Uveges said he saw the barrel of the gun pointed at him, according to the report.

Nine .40-caliber casings at the scene were fired by Mountzouros’ gun, and four .40-caliber casings were fired by McMillin’s gun, agents wrote. Three .223 Remington caliber cartridge cases were fired from Uveges’ rifle.

Shaw had gunshot wounds to the right abdominal area, right hip, right elbow and chest, according to the report. An autopsy showed he died of blood loss from “laceration of organs and blood vessels due to gunshot wounds of the abdomen.”

The revolver Shaw had was not in working order because the hammer was broken and a large portion of it was missing, the report states. Agents also noted that because of the environment where the shooting happened, not all of the shell casings believed to be fired by the officers could be located.

There was no record of any of the three deputies being associated with a prior officer-involved shooting in SLED’s records system.

.mcclatchy-embed{position:relative;padding:40px 0 56.25%;height:0;overflow:hidden;max-width:100%}.mcclatchy-embed iframe{position:absolute;top:0;left:0;width:100%;height:100%}
Categories: Law Enforcement

Widow of Wisconsin Deputy Forced to Pay Back Pension Payments After Bookkeeping Error - Fri, 09/28/2018 - 08:39
The widow of a Milwaukee County Sheriff's deputy killed in a car crash was ordered to pay back nearly $160,000 to Milwaukee County after they made a mistake.
Categories: Law Enforcement

Suspected Sexual Predator In L.A. Added To FBI’s 10 Most Wanted List - Fri, 09/28/2018 - 08:35
A 46-year-old man suspected in armed sexual assaults in Los Angeles has been added to the FBI’s 10 Most Wanted Fugitives list.
Categories: Law Enforcement

Man Convicted As L.A.'s First DUI -- On A Bird Scooter - Fri, 09/28/2018 - 08:19
Nicholas Kauffroath, 28, pled no contest Thursday to one count of operating a motorized scooter under the influence and one count of hit-and-run.
Categories: Law Enforcement

Scituate Barracks

State - RI Police - Fri, 09/28/2018 - 07:15
At 5:15 PM, Troopers arrested Crystal L. Zinanni, age 36, of 8 Zanfagna Street, Johnston, RI, for 1) Driving Under the Influence-BAC Unknown-First Offense, and 2) Refusal to Submit to a Chemical Test-Second Offense. Arrest was the result of an E-911 call to the State Police Scituate Barracks and a
Categories: Law Enforcement

Lincoln Woods Barracks

State - RI Police - Fri, 09/28/2018 - 07:00
At 9:23 AM, Troopers arrested Kyle Donnelly, age 19, for 1.) Driving Under the Influence of Intoxicating Liquor and/or Drugs – First Offense – BAC Unknown, and 2.) Refusal to Submit to a Chemical Test. The arrest was the result of a motor vehicle stop on Jefferson Boulevard in the City of Warwick.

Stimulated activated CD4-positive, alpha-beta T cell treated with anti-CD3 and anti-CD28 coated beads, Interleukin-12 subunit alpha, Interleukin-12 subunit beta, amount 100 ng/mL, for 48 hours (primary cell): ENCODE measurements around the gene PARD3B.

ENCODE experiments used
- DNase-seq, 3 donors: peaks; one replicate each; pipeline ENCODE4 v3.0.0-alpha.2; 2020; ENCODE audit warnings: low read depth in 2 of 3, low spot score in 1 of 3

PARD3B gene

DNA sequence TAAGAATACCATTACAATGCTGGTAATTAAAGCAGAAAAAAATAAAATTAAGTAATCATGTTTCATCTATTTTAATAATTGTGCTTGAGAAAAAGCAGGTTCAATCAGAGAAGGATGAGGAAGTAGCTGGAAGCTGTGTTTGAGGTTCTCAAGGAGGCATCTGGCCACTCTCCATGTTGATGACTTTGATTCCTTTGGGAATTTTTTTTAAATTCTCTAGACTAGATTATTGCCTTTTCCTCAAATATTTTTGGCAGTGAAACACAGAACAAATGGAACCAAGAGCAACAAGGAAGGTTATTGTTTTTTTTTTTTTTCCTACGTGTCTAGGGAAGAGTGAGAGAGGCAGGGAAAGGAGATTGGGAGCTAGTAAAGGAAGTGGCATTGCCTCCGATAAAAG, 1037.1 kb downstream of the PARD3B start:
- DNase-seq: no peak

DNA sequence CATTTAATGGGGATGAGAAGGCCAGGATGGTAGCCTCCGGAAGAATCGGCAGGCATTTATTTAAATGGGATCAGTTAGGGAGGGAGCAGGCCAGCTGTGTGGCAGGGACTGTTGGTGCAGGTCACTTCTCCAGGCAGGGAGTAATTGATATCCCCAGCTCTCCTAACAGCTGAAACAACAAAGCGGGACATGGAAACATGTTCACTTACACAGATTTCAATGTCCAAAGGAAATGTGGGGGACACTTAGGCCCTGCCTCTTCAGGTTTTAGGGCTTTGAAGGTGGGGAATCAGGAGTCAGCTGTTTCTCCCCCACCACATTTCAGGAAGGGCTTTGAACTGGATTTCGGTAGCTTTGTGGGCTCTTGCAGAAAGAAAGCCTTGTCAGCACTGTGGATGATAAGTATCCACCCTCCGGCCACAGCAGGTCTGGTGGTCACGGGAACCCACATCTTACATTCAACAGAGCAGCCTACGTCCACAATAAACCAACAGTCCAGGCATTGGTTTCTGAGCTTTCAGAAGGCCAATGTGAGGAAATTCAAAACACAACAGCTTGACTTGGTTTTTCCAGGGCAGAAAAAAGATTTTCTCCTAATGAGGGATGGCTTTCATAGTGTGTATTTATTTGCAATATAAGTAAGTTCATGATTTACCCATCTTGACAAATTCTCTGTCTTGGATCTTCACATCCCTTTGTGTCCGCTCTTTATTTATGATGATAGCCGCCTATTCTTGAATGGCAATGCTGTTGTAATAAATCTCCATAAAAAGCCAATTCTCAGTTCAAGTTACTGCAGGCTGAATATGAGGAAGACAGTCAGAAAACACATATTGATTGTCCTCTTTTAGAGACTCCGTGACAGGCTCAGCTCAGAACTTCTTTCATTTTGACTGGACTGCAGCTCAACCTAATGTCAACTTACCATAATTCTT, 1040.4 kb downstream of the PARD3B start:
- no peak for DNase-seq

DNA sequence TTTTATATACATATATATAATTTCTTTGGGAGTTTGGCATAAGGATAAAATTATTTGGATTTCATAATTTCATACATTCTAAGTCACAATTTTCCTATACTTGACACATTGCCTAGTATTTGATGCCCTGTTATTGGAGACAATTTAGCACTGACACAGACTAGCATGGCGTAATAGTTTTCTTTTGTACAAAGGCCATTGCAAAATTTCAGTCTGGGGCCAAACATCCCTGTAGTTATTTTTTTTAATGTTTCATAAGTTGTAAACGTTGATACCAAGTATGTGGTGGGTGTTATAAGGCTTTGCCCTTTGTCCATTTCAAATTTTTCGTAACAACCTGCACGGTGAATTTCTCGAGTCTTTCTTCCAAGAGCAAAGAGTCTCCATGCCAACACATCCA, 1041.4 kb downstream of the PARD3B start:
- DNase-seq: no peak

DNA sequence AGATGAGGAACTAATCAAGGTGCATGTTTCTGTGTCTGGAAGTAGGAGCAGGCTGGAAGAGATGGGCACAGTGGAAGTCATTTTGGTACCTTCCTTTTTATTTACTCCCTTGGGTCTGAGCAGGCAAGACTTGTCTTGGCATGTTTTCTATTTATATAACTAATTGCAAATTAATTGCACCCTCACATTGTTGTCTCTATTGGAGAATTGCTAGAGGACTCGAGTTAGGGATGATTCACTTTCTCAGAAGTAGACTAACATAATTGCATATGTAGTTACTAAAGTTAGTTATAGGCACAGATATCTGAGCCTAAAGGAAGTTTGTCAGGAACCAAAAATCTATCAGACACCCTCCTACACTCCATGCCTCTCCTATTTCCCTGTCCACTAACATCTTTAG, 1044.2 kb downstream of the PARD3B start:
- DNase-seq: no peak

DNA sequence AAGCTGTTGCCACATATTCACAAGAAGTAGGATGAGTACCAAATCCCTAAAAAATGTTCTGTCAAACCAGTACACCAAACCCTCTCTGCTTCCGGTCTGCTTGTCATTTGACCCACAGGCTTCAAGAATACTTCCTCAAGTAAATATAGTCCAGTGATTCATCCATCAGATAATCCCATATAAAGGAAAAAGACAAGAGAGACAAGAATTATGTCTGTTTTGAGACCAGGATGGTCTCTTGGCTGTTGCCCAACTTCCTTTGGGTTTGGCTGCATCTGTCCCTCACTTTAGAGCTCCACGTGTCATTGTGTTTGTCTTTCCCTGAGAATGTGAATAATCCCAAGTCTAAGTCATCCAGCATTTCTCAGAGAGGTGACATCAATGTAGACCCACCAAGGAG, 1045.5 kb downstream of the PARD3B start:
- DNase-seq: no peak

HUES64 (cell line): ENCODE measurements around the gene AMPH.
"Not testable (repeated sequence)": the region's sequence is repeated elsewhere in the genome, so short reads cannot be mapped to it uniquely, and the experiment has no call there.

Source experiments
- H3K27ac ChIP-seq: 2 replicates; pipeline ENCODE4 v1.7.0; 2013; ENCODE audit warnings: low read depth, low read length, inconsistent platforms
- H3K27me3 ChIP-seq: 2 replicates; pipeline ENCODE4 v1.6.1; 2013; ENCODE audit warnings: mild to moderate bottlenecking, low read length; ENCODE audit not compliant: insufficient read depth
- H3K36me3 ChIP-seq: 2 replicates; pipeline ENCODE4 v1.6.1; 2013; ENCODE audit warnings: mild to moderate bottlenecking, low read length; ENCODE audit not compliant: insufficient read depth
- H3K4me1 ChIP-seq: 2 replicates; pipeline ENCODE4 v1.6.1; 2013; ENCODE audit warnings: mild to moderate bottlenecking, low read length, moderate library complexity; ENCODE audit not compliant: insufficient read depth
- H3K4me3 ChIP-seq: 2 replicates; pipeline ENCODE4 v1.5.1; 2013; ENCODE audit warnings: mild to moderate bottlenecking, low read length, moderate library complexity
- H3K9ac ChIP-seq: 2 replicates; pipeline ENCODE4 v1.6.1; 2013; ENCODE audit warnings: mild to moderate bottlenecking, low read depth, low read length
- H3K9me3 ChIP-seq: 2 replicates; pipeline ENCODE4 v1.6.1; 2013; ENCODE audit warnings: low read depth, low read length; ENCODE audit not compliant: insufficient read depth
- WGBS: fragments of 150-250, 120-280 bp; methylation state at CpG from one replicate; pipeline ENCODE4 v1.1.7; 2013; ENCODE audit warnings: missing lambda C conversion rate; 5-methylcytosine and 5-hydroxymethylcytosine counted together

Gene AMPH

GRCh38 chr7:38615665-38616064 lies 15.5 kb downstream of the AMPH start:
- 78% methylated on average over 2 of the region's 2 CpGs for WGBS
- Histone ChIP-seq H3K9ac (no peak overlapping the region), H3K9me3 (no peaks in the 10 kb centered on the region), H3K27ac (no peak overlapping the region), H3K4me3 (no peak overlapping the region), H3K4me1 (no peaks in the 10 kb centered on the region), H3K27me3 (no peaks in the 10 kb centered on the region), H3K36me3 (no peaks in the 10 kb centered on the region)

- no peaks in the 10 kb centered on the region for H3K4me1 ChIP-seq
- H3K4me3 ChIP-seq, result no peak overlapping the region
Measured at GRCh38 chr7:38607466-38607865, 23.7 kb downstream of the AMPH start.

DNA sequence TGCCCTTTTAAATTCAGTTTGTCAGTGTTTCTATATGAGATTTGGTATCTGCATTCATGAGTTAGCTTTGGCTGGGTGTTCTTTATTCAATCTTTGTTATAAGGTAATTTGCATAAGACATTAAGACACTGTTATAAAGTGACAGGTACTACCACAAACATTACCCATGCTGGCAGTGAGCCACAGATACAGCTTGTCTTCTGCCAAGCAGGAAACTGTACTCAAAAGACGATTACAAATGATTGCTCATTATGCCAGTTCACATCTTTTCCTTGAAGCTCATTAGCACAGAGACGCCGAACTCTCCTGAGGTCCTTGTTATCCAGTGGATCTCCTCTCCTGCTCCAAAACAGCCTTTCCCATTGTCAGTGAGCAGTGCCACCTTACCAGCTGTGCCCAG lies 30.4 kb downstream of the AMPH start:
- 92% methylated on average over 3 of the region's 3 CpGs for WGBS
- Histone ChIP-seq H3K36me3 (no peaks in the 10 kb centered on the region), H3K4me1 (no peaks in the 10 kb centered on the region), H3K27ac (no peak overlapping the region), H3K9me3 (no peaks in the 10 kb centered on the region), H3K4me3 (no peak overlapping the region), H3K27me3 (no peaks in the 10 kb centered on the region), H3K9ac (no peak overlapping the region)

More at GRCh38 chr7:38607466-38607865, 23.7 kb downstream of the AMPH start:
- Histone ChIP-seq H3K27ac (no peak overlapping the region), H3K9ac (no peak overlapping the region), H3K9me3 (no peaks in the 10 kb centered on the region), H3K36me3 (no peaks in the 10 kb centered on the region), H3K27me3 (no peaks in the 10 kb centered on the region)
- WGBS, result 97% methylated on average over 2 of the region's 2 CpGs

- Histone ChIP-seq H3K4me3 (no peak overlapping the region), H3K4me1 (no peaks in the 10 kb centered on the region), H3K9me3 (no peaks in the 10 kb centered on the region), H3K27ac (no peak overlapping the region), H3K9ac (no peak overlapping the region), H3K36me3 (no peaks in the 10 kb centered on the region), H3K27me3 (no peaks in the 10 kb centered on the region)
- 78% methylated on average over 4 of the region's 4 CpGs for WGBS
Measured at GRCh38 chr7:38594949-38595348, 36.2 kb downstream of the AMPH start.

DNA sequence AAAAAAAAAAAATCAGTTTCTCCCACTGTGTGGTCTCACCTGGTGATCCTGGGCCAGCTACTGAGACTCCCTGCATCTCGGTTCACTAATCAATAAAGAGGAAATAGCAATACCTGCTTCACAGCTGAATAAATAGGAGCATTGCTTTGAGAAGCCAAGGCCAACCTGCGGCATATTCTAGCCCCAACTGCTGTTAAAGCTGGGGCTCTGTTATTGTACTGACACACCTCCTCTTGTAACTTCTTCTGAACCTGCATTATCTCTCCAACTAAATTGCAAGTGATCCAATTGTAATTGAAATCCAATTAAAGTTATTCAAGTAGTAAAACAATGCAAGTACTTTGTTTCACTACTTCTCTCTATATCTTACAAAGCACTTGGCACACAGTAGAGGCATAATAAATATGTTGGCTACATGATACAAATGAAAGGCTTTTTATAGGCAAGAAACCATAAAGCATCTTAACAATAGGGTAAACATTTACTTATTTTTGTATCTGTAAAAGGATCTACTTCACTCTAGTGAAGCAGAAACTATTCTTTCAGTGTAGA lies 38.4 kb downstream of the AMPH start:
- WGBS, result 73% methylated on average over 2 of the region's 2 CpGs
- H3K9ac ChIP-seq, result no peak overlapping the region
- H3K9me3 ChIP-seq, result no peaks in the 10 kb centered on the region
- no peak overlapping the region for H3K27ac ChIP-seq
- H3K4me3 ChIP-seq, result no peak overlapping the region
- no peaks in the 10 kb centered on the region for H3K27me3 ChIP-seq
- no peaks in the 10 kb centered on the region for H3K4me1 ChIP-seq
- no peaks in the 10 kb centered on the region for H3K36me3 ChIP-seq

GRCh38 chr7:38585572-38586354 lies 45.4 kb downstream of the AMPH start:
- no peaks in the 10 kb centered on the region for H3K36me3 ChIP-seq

Categories: Law Enforcement

Swap Guns For Cash

Sheriff - Hillsboro County (Tampa, FL) - Fri, 09/28/2018 - 06:56
HCSO is offering residents the opportunity to get rid of old unused or unwanted guns in their possession.
Categories: Law Enforcement

Judge Reverses Order on Courtroom Photos of Accused Homeless Killer - Fri, 09/28/2018 - 05:46
A Los Angeles judge on Thursday reversed his order barring journalists from publishing courtroom photos of a Houston man charged with killing multiple homeless people in recent weeks.
Categories: Law Enforcement

Two Philadelphia Police Officers Arrested - Fri, 09/28/2018 - 05:41
Two Philadelphia police officers were arrested Wednesday and charged with illegally detaining a man during an April pedestrian stop in East Mount Airy.
Categories: Law Enforcement

Search and Rescue Teams Rescuing More Hikers Seeking Instagram Fame - Fri, 09/28/2018 - 05:09
A thirst among hikers, often inexperienced and under-prepared, to gobble up “likes” and shares on Instagram and other social media sites has led to a significant increase in rescue missions by first responders.
Categories: Law Enforcement

Chicago Officer's Defense: Teen Went on 'Wild Rampage' - Fri, 09/28/2018 - 05:04
Chicago police Officer Jason Van Dyke’s attorneys resumed their efforts Thursday to try to show that Laquan McDonald had embarked on a “wild rampage” in the hours before the patrolman fatally shot him.
Categories: Law Enforcement

Video: Michigan Patrol Car Hits Suspect During Pursuit - Fri, 09/28/2018 - 04:54
The man being pursued from the Wyoming homicide scene was taken into custody and transferred to a hospital where he was treated for non-life-threatening injuries and is expected to survive.
Categories: Law Enforcement

North Carolina Police Chief: 'Not the Ending We Had Hoped For' - Fri, 09/28/2018 - 04:38
Gastonia Police Chief Robert Helton struggled to contain his emotions Thursday as he announced an end to the five-day search for 6-year-old Maddox Ritch.
Categories: Law Enforcement

Nashville Police Officer Charged in Fatal Shooting - Fri, 09/28/2018 - 04:33
Nashville Police Officer Andrew Delke was charged with criminal homicide on Thursday in the fatal shooting of Daniel Hambrick, who was fleeing police on foot over the summer.
Categories: Law Enforcement


Subscribe to Volunteer Mobile Emergency Response Unit -- aggregator - Law Enforcement